There’s no room for complacency, but we’re not alone in our struggle
LAST WEEK’S record-high antisemitism figures, released by the Community Security Trust, made for concerning reading and were a call to action. In this context of rising abuse, it simply beggars belief that Haringey councillors were heckled when they voted to adopt a definition of antisemitism.
But as much as this situation shows there can be no room for complacency, we can take heart from the fact we are not alone in this struggle.
Up and down the country, from Barnet to Bury, from Salford to South Tyneside, local authorities are acting in solidarity with our community and following the government and opposition in adopting the International Holocaust Remembrance Alliance’s antisemitism definition after years of advocacy by the Board of Deputies and others to adopt a definition of this sort.
As a local Labour councillor myself, I was proud to be part of Camden Council’s successful effort to adopt the IHRA definition in April this year. Meanwhile, at the Board, we have been encouraging support for the IHRA definition at our seminars for councillors around the UK, and it will be part of the new Jewish Manifesto for Councillors that we will be launching in the coming months. We have also been calling for universities to follow the positive lead set by councils.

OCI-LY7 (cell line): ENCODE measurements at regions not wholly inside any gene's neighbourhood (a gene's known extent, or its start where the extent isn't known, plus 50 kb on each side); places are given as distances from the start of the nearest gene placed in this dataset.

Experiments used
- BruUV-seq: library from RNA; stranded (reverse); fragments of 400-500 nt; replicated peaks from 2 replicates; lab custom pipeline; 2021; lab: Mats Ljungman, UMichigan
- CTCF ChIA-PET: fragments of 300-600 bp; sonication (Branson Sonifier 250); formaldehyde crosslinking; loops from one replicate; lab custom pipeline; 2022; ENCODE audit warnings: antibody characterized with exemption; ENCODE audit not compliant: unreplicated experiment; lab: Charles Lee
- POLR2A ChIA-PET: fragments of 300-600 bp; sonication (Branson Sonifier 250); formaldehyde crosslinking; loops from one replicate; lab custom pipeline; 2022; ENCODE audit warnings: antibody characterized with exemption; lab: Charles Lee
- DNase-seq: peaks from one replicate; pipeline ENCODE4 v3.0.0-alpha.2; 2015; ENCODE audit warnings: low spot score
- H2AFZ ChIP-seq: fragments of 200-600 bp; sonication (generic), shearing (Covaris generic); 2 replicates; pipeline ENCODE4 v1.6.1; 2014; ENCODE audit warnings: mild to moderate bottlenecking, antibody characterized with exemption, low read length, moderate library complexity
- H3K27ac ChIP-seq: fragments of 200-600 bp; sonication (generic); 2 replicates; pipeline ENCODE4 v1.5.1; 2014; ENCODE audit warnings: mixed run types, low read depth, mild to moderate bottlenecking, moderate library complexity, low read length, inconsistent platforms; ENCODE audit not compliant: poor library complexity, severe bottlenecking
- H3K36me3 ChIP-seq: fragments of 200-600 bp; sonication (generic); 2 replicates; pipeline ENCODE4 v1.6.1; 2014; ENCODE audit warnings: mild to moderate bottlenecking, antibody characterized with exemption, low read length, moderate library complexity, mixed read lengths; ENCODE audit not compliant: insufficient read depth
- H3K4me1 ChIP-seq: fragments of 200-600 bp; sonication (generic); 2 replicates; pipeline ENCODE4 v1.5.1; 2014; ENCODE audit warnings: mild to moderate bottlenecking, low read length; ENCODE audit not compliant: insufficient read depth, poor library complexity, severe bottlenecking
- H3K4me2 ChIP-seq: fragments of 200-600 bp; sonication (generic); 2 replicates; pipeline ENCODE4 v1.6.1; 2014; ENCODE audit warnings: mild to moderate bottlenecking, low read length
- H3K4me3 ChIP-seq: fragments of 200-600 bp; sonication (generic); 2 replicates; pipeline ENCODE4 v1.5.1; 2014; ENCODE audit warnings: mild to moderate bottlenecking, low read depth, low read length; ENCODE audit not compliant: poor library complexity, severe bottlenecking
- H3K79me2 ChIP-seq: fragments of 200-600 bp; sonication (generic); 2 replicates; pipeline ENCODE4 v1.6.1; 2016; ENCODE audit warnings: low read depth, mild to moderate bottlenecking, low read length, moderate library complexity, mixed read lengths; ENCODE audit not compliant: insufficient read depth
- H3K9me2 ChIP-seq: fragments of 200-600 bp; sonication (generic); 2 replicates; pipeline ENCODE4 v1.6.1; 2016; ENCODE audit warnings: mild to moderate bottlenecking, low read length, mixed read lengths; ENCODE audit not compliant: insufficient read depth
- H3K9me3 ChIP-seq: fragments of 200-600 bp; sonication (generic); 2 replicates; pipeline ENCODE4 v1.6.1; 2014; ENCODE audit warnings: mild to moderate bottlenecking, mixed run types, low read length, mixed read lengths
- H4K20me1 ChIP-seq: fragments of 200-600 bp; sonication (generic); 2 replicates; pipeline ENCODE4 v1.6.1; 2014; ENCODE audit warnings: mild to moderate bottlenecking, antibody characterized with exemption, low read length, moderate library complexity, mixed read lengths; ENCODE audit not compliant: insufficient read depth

Not all of the adoptions have been plain-sailing. But when members of Haringey’s local Momentum shrieked at councillors to try and cow them into giving racism a free-pass, they showed themselves up for what they are. Jeremy Corbyn himself adopted the definition for the Labour Party and Momentum’s national leadership distanced itself from the Haringey protests in a statement. Labour and Momentum need to get a whole lot better at showing the door to people who would be more at home in the British National Party.
It was disappointing that some local Muslims joined these trolls in their little “rally for hate”. In a neighbourhood where synagogues hosted the local Bravanese Somali Muslim community after their mosque was torched in a heinous hate crime, local Jews should have been able to expect their Muslim neighbours would stand alongside them in saying antisemitism is not OK. I am sure most of Haringey’s Muslims agree.
Those who took part in this demonstration did nothing for community cohesion, or to tackle unfair negative images of Muslims, so often the victims of racism and suspicion themselves. Those responsible need to reach out to local Jewish communities to understand the hurt they have caused and why this definition is important.
We can take heart from this process of adoptions of the IHRA definition. We should commend our friends in Haringey and around the country for standing up to the bullies and doing what’s right. As a community we may have many enemies, but we have many allies as well. With them alongside us, we will prevail in our fight against the antisemites.
Phil Rosenberg is Director of Public Affairs at the Board of Deputies, a councillor in Camden, and co-chair of the borough’s Faith Leaders’ Forum